During orientation, I put out the QR codes that I felt like that grade level needed the most.  Lower grades had fewer QR codes to scan while the upper grades had them all.  For some classes I made a table of codes that were the “must scan” codes and then a table of codes for “if you have time”.  We started our time on the carpet in order to do a welcome, refresh using iPads safely, and to demo scanning a QR code.  Next students got an iPad and plugged in some headphones from the library (or their own) and began scanning codes.  I would love to say that it was perfectly smooth, but of course students had trouble adjusting sound, some headphones weren’t plugged in all the way, and some headphones weren’t working.  However, once the glitches smoothed out, it was amazing to see students productively wandering around the library with iPads doing a self-guided tour just as they would do in a museum.  In the process, they walked the entire library, tried out multiple places to sit, found out about technology they would use throughout the year, and saw books that they wanted to checkout.  I felt like even though they heard the same information each student gained something different out of the orientation.

At the close, we came back together to share some things that they learned about our library.  I wish that we had more time for this reflection because it gave me so many insights into what students valued in the library and what they were still wondering about.  At checkout, I saw students doing some of the exact same things that I did in the video.  I also saw students looking for books that they saw on shelves in the videos.  Overall, students got a lot of the same information, but this was much more engaging,  involved movement, and gave students the option to watch something again if they didn’t understand.  We’ll see how this translates into library use during the year, but I felt much better about how this new take on orientation went.

Today was exciting.  For the first time, I saw 2 years of planning a library space begin springing into action.  I saw how much the students are going to move this furniture around to meet their needs.  I saw how visible the books were on the shelves, which leads me to think we’ll have even more circulations this year.  This was only day one of classes.  I can’t wait to see how the space grows, evolves, and becomes useful to the students and the kinds of learning they will take on for years to come.

Setting Up a New Elementary School Library (Part 3)

It’s hard to believe that the unpacking and arrangement of our new school library began only one week ago!  As of today, every box has been unpacked thanks to many hours of work from me and some dedicated volunteers.  This included working on 2 furlough days and the weekend.  There’s still a lot to do, but it’s nice to know that everything has been unpacked!

When people walk by, I often hear, it looks like you are all ready.  I’m glad that the library looks like a library as our kids enter the building tomorrow, but there are many things left to do like:

  • Setup our iMac computers for video editing
  • Setup up our morning broadcast equipment and prepare the schedule/contracts of the new crew
  • Get power and data installed to the circulation island and have technology image the new circulation computers
  • Install a wall case which includes 2 white boards and a touchscreen for ebooks
  • Finish putting together 2 computer tables
  • Put together our lego robotics area
  • Update 30 ipads and make sure they are working for the new year.  Install apps that have already been requested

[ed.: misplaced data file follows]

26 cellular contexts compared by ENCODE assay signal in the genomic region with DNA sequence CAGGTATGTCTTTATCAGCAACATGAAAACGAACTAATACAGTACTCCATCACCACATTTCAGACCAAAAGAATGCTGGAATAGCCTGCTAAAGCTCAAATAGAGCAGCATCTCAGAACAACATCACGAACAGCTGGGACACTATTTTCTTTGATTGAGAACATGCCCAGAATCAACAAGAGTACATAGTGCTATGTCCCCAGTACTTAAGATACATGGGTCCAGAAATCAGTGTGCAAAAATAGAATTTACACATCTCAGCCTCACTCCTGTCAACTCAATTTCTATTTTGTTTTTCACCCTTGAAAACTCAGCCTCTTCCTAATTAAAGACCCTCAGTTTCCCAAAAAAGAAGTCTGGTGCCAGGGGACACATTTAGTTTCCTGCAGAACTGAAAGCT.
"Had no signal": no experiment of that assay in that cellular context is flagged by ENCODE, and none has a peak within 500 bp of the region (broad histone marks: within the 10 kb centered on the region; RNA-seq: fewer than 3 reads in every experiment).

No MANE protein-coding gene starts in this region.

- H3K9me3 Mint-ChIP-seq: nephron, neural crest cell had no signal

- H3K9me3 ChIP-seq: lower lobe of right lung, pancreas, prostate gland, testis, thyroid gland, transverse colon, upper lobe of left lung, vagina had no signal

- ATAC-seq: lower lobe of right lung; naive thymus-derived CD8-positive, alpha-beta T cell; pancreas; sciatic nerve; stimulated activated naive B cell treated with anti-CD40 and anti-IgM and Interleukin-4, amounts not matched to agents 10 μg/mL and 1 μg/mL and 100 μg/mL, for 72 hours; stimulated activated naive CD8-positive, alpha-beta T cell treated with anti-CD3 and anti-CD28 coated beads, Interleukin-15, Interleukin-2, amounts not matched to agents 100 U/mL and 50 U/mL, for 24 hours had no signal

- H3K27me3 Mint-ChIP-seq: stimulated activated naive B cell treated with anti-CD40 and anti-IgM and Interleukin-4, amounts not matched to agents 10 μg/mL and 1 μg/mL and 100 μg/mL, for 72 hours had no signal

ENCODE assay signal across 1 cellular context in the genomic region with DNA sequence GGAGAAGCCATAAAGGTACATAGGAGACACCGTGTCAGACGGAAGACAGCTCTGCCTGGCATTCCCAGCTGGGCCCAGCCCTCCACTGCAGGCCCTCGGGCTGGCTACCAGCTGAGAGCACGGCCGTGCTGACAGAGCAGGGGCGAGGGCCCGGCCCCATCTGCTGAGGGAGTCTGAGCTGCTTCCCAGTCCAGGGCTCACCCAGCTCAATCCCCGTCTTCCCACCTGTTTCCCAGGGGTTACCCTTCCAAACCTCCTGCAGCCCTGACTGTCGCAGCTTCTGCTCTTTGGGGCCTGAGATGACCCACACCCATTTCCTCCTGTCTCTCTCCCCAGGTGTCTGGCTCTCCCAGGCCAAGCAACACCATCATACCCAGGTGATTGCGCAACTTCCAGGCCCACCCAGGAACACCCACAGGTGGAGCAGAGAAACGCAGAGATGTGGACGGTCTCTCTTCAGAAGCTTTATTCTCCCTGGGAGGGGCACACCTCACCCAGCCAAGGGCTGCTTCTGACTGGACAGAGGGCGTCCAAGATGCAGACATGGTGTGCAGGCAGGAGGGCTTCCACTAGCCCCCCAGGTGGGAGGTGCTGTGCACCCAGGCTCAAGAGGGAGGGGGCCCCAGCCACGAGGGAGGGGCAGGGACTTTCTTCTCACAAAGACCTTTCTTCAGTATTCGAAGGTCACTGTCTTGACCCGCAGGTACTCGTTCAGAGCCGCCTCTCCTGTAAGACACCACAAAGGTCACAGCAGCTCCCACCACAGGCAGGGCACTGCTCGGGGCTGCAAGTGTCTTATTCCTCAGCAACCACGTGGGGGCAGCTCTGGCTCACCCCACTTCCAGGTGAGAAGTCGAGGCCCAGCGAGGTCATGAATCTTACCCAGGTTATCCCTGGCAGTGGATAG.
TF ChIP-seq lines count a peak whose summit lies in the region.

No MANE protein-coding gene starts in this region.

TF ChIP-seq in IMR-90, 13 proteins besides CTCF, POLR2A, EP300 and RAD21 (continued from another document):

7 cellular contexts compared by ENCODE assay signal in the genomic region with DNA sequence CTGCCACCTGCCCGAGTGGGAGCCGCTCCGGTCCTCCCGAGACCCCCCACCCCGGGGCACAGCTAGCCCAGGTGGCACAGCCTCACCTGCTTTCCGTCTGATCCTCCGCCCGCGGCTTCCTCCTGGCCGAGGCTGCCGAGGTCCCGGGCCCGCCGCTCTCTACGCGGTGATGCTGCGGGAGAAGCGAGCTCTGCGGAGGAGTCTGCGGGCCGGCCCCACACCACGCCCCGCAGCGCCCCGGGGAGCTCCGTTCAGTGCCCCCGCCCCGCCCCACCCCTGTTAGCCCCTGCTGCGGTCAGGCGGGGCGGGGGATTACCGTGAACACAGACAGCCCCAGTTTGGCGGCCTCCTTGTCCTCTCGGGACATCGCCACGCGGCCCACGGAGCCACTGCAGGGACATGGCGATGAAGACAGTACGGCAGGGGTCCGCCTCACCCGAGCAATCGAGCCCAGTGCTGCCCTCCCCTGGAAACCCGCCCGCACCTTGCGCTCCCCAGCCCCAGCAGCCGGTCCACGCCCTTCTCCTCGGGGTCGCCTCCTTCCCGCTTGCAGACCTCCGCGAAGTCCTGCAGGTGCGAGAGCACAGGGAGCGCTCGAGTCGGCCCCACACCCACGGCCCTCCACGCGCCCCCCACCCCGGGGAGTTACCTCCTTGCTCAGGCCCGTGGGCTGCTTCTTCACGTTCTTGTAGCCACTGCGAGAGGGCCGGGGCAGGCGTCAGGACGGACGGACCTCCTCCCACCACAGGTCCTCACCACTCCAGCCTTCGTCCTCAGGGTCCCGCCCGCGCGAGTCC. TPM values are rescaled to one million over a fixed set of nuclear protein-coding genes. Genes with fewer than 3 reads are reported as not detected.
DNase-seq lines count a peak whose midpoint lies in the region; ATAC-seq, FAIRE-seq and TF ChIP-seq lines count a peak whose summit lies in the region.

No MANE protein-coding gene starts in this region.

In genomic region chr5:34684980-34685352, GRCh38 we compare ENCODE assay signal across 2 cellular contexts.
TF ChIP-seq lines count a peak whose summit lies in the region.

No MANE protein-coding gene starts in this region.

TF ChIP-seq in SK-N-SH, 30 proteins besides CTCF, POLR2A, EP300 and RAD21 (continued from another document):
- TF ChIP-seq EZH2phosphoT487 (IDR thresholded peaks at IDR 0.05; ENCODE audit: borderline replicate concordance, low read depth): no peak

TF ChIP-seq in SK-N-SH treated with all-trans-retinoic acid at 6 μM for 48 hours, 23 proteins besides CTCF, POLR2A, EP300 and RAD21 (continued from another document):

• Re-label and re-catalog over 200 books that were pulled from fiction in order to move to everybody, graphic novels, and series sections
  • Distribute 250+ netbooks to classroom teachers after shuffling them among the carts to make grades 3-5 one to one
  • Test out media center equipment and how it interacts with our new projectors before releasing it to teachers to check out
  • Create some type of signage to help students in locating the books they need.  I may get students involved with this piece soon!
  • Create orientation videos that students may use to make orientation more individualized
  • Finish setting up the teacher book room which includes guided reading books and professional books.  Also setup a self check-out/check-in area in this room
  • And several more things……

Today I want to highlight some of our areas of the library that I haven’t talked about yet.  One is circulation.  Throughout the planning of our library, I repeatedly said that I did not want a circulation desk.  We don’t have a library paraprofessional at the moment, and even if we did, we don’t sit behind a desk all day.  Instead, I wanted a self check-in area and a self check-out area with places for students to easily store books that were checked-in.  We went through many rounds of discussions and drawings, but this is what we came up with:  a circulation island.

Circulation island instead of a clunky circulation desk

Circulation island instead of a clunky circulation desk

As students enter the library, they will turn right, check in their books at the check-in computer, and store their books on one of two rolling carts stored underneath the circulation island.  If both of these carts fill up, a third rolling cart can be pulled out to replace one of the filled cart.  This third cart also stores within the island.  Once students find their books, they will stop by the opposite side of the island to check-out their books as they leave.  On the wall right behind the island, there will be casework with multiple opportunities for displaying student work and books.  There will also be a touch screen where students can browse the ebooks in our collection.  I hope that this becomes a user-friendly area for our students.


Some shelves have stools within the curves where students can sit and read or use the shelf as a counter/work space

Some shelves have stools within the curves where students can sit and read or use the shelf as a counter/work space

Another item I want to feature in our library is the multiple ways that students can sit and interact with the space.  The curves of the shelves provide opportunities to put stools, bean bags, or soft curved seating.  With stools, students can sit and read or they can face the shelf and use it as an additional workspace.  As I display books on the tops of shelves, I’ll try to leave spaces open so that students can take advantage of these workspaces without having to move all the books.

At our iMac video editing stations, students can sit on the rectangular soft seating, wobble around on a Hokki stool, or pull up a chair that can face forward or backward.  It will be interesting to see which seating gets used more than the other.

iMac video editing stations

iMac video editing stations


There are many more features that I look forward to sharing in the coming days and weeks, especially as students start to use them.